Published on 24-Sep-2010
Validated on 18 Dec 2012
"We now have tools to map out, study and improve all of our processes. They are user friendly and logical. I’m excited that we’ve embraced the BPM technology and culture that supports the way we want to manage our business" - LaTeca Fields, Business Analyst-Specialized Support Services
Lincoln Trust Company
Lincoln Trust Company received over 100,000 documents per month resulting in wasted time, lost documents, and to client complaints. They selected Teamworks and Blueprint which helped them reduced customer complaints by 90 percent, decrease cycle time and increase overall productivity.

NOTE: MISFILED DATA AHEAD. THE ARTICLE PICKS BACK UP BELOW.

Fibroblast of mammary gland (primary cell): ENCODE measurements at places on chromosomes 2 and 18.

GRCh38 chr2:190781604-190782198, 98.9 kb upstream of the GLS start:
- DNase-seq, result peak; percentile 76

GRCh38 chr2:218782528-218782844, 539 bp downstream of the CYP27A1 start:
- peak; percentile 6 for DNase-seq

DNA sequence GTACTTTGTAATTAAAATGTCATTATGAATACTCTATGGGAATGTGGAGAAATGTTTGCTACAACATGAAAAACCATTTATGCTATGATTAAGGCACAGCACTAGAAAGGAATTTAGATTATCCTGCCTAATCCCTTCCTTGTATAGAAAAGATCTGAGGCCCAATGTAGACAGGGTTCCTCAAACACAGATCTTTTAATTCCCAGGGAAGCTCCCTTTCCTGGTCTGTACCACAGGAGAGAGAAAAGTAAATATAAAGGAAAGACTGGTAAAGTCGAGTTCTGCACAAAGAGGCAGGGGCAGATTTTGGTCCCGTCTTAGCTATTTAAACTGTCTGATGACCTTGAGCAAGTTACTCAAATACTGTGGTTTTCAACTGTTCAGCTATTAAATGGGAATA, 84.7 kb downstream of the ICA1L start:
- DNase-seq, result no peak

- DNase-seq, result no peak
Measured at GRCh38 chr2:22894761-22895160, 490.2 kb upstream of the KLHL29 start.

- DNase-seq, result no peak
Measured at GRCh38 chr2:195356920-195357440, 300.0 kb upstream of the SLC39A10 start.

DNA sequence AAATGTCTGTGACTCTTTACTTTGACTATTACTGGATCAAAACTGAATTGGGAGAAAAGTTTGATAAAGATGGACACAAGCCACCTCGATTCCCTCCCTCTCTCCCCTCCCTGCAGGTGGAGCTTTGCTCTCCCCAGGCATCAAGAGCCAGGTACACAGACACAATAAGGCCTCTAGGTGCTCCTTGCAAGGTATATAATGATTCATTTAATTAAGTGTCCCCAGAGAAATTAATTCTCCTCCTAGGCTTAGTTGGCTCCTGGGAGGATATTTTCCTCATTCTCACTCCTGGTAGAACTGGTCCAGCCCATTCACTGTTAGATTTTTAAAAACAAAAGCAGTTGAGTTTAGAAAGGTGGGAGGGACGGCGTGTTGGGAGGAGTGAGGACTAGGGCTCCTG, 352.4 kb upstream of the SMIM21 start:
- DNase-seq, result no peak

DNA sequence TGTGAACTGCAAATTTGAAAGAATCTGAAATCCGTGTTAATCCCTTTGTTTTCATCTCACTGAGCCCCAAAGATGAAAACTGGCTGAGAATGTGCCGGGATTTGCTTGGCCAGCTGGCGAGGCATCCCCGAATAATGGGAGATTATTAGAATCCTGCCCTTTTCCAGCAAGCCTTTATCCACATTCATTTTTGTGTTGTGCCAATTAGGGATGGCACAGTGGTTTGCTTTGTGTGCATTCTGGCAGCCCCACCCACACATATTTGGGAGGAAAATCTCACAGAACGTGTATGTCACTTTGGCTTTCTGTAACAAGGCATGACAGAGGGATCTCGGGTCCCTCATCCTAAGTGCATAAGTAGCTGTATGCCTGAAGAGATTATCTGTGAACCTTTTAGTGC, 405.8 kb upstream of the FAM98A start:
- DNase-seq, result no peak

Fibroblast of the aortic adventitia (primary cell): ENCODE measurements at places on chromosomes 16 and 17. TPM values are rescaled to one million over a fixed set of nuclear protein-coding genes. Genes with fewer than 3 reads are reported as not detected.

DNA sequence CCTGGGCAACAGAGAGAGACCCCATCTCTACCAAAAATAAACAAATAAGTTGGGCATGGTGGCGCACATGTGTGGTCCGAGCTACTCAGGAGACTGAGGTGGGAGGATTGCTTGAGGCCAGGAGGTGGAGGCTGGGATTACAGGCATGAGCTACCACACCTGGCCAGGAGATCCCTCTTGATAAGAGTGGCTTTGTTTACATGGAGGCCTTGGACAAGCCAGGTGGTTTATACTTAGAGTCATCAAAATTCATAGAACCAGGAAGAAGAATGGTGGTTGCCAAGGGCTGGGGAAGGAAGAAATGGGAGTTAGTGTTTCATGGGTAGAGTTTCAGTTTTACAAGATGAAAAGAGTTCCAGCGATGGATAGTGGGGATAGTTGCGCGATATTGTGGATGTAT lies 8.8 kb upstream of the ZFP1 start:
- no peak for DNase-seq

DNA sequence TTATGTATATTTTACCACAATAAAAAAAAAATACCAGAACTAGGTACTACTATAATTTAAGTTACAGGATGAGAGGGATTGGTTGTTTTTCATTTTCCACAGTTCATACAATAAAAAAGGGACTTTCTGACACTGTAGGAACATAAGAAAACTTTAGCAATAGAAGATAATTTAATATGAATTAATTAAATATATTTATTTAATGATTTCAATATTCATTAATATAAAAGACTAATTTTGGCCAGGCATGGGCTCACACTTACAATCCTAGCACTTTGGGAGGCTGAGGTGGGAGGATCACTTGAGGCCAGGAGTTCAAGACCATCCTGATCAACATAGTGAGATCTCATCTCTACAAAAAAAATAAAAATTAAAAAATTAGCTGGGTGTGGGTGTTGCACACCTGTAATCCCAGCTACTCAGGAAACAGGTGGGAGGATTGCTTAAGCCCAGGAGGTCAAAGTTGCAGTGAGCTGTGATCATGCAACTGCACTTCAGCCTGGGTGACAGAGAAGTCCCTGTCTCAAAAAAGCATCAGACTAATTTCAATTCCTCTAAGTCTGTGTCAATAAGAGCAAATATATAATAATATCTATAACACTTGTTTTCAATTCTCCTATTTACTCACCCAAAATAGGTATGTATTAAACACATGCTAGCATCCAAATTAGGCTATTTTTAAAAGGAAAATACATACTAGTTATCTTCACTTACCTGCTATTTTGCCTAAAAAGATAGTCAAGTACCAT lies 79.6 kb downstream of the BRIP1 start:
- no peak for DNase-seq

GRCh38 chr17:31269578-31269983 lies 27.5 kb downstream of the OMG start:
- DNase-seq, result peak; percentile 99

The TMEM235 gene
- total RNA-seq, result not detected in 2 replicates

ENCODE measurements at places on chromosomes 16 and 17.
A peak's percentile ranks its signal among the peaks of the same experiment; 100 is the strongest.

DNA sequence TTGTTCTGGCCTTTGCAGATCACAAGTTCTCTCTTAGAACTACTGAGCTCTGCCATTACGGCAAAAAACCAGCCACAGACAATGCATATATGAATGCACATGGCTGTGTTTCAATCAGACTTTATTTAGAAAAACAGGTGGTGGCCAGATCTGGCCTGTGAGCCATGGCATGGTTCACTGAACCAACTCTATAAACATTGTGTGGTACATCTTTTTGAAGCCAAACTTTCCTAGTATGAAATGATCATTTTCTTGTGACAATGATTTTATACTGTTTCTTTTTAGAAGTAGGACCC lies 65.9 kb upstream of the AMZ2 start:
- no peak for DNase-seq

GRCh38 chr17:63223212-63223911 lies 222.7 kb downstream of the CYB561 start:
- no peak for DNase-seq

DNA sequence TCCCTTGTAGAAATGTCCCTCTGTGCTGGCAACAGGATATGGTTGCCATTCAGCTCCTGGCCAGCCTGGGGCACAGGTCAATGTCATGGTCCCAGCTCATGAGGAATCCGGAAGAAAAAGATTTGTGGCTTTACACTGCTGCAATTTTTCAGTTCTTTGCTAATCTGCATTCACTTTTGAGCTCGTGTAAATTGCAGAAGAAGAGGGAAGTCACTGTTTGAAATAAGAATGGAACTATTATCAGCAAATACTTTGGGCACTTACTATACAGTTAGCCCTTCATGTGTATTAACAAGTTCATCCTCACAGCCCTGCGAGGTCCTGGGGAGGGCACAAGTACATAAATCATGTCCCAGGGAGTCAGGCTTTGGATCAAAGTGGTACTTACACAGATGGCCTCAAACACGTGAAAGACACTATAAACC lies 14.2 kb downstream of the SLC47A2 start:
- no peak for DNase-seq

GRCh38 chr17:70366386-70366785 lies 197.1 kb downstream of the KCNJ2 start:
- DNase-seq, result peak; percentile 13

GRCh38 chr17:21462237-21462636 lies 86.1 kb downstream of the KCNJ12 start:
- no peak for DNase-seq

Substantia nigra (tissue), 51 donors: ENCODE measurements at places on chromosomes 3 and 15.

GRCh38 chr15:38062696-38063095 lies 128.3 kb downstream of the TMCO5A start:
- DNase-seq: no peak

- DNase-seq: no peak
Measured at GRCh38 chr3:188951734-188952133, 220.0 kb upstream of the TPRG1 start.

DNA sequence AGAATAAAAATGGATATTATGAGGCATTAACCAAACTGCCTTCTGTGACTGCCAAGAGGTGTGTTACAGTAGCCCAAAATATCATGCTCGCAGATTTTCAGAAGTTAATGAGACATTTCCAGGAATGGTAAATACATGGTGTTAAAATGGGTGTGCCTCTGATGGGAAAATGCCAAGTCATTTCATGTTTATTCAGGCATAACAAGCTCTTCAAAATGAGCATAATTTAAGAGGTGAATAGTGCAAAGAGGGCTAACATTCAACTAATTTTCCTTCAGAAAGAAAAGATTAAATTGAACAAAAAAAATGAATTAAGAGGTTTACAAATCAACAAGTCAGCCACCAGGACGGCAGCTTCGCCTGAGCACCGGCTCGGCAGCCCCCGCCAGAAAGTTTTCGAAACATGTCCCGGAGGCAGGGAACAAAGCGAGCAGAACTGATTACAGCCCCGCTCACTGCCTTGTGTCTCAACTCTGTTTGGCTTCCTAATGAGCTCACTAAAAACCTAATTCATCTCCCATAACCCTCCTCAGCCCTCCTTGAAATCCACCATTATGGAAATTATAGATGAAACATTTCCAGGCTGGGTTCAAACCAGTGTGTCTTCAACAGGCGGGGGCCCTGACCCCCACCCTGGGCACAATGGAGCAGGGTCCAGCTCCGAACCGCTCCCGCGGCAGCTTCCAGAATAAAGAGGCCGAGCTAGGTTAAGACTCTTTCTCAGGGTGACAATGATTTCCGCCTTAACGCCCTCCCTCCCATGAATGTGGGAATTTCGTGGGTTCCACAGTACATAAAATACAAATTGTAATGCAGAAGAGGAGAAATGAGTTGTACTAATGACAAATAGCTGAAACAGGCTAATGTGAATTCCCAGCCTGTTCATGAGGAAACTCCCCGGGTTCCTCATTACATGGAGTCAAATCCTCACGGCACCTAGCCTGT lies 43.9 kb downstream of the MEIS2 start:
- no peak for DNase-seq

Client complaints due to lost documents Implementation of “shadow applications” (Excel, Access) to make process visible Process Improvement Team decommissioned as it was locked into “analysis paralysis”
Integrated process solution automated several hundred business processes Replaced several legacy systems with redundant workflow capabilities Key centerpiece of enterprise architecture
90 percent reduction in customer complaints due to lost or mishandled documents Achieved expected ROI of 120 percent in less than one year and an overall cost savings to date of USD2.2 million Reduced process cycle times by up to 75 percent in some areas